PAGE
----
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Sunday, December 16, 2007

Ahhh, I love the winter weather

I woke up this morning at around 0 dark thirty looked at the temperature gauge for outside and it was a blistering 25 degreesF. The frozen thick blue ice over my KOI pond edges, grass and stepping stones was evident that the sprinkler system had ran during the night. I glanced over at my heated spa and thought, hummm why not. I hurried out the door, removed the cover and jumped in. Nothing like a morning soak watching the sun tickle the tree tops as nature wakes up. The frozen yard, heated water and solitude remind me of a funny story.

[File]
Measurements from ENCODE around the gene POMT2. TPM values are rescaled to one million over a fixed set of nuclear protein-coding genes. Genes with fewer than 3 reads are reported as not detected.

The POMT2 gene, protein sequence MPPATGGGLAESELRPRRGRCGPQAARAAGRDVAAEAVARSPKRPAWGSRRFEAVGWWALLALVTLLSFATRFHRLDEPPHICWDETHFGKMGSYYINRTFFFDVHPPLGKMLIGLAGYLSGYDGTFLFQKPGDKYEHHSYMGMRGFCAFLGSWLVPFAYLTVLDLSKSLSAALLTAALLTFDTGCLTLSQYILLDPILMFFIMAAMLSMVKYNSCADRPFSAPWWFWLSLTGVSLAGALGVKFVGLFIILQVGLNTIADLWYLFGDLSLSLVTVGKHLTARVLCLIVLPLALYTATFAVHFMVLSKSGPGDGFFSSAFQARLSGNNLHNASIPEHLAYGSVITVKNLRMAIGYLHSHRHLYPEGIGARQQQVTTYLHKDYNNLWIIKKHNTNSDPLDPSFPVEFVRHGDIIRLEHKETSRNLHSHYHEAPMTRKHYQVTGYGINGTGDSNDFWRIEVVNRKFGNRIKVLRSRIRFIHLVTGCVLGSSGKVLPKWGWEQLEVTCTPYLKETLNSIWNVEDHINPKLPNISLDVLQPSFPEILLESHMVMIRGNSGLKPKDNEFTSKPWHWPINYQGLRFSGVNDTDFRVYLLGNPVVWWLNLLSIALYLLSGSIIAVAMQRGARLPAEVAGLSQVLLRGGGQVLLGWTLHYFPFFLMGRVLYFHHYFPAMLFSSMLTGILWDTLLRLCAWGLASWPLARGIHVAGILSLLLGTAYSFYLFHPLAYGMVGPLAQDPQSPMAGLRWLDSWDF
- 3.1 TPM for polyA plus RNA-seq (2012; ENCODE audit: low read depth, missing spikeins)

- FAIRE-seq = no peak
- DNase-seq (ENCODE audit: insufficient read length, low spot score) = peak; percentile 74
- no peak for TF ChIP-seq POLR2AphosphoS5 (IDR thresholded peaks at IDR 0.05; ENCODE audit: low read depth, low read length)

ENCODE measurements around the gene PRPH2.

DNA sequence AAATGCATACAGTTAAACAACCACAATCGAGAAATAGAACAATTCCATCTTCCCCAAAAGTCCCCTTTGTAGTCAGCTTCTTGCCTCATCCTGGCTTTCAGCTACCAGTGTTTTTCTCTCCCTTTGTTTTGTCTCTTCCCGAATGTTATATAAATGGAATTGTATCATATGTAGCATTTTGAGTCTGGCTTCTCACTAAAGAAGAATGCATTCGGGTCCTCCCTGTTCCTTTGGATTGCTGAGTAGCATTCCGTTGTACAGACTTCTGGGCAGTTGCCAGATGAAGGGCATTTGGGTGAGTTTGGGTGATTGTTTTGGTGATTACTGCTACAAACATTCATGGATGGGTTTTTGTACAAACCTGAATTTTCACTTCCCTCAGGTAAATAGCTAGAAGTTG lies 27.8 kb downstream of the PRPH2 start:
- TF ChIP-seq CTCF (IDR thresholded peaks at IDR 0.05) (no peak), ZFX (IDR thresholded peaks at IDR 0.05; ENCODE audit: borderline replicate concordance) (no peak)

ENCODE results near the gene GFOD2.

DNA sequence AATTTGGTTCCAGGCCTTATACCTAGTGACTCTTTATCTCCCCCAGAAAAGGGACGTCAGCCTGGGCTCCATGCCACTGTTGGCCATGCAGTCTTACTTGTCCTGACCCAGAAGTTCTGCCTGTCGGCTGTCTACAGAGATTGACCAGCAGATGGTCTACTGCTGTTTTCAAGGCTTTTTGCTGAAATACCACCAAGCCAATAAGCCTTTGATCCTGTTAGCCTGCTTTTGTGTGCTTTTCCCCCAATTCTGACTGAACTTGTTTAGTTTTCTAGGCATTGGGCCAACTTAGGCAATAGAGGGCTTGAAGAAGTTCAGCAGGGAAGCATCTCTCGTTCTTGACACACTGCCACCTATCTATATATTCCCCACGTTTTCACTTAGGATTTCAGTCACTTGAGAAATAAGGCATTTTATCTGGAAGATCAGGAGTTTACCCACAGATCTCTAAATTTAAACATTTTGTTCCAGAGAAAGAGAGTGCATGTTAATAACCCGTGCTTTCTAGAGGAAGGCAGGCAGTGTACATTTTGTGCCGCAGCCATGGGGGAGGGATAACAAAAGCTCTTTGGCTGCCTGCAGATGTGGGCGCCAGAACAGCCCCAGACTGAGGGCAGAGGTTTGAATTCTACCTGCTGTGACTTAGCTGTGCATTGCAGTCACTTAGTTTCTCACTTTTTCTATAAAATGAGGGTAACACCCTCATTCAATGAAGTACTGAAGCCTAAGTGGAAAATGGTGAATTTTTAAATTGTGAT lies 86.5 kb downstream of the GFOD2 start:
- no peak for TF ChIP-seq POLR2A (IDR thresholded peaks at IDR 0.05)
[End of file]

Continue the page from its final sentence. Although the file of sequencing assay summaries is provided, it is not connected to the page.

I had been acting director for an outdoor adventure outfitter company operating in the High Sierras. We had been out for several days and we were winding down a trip for over a hundred clients spread out over a huge area. I had two other guides staged at base camp with me just in case hell broke free and we needed emergency support staff. It had been a very long week with some major issues popping up every hour, or at least it seemed that way to me. All in all it was a great trip and all of our clients made it home safe and sound. On the last night I asked the boys if they would like to "roll" out of base camp early and meet some of the teams at the trail head the next morning? You would of thought I was offering free lotto money. At around midnight, when the last of nine teams had bedded down safely for the night, we packed up and headed for lower ground. As we got into our vehicles a few hours later we noticed that we had acquired that smell my wife refers to as "man stench." I knew we were not about to represent this company by going around town smelling that foul. So I proposed a quick trip to the nearby hot springs. Once again that was like free lotto money.